In the late 1950s, following a combination of mass movements of African Americans into urban spaces and the ‘Kennedy Administration [had given] giving voice to the poor, among which blacks were disproportionately represented’, poor African American’s became the media symbol of poverty. Unknowingly or otherwise, new memories were laid down to cohere food stamp recipients as overwhelmingly black, when US stats have shown otherwise.
DC Marvel promoted a persuasive virtual reality back in the days when tens of thousands of boys and girls growing up were drawn into its make-believe enterprise of super heroes.
In this virtual escapist world, bullying was answered with a thwack and a Spiderman one-liner, racial injustices were dealt a triumphant blow from the Black Panther a revered figure who by coincidence reflected the name of a real-life political movement. Storm caused a hurricane to restore humanity, and a disabled man using echo sound location cleared the streets of maladroit citizens.
It took me to my late early teens to know it was impossible to scale buildings, yet the narratives and their allegories, those memories, are still with me. If the mass media, guilty of performing its own collective inception is to be corrected by new millennial media how might VR help? First to take advantage of its newness, then as Michael Bodekaer points out in his TED talk on VR to educate the future. To recreate worlds.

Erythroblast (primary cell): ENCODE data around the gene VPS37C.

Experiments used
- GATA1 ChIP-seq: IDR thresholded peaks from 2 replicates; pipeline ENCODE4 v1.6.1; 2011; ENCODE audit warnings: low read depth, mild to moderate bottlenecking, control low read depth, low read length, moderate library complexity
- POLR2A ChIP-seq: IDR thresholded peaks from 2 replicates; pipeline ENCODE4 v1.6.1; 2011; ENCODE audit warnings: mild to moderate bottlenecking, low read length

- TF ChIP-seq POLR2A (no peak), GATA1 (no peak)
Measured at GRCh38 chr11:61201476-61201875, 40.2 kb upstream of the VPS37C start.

Ironically, in choosing a slide to highlight the scientists of the future, Bodekaer’s fumbles presenting a smiling cluster of graduates, where diversity does not figure in the photo. But then that’s his reality. A later slide on teachers corrects this.
Then it requires films and personal with subject matter that goes beyond the boundaries of naturalised memes we see drudgingly across screens.
If the memories of your past appear contentious, or even distorted, throwing more personnel at the problem, won’t necessarily tip the scales back. The BBC is hurriedly trying to address a diversity imbalance. It could do well to review its content as well.
Does Africa deserve generally to be presented as a unitary mass and mooching on the West for integrity, as seen in international news? Africa IS a country someone wrote tongue-in-cheek. Several years ago, a magazine inverted the relationship between the developing world and developed to dramatic effects.
Then VRs distinctive quality requires consideration to an essence of a new cinema. How so? The art of the moving image uncontroversially resides in cinema — an eclectic assortment of styles and forms designed for audiences to be informed, affected, and often moved to react.
In his groundbreaking book The Language of New Media, author Lev Manovich presciently references an emergent new form as a return to spatial cinema. Similarly in a tome being considered by publishers I detail how millennial factual image makers and journalists are re-learning the lost art of non-fictional cinema. In effect we’re coming full circle, the birth of a new media and realignment of a populist one. This time, the hope should be of creating truer memories.
If you liked this article, please share so as others may participate, feedback or critique its premise. This is part of a wider paper I’m developing to present at a symposium with a film. Dr David Dunkley Gyimah writes about digital and media.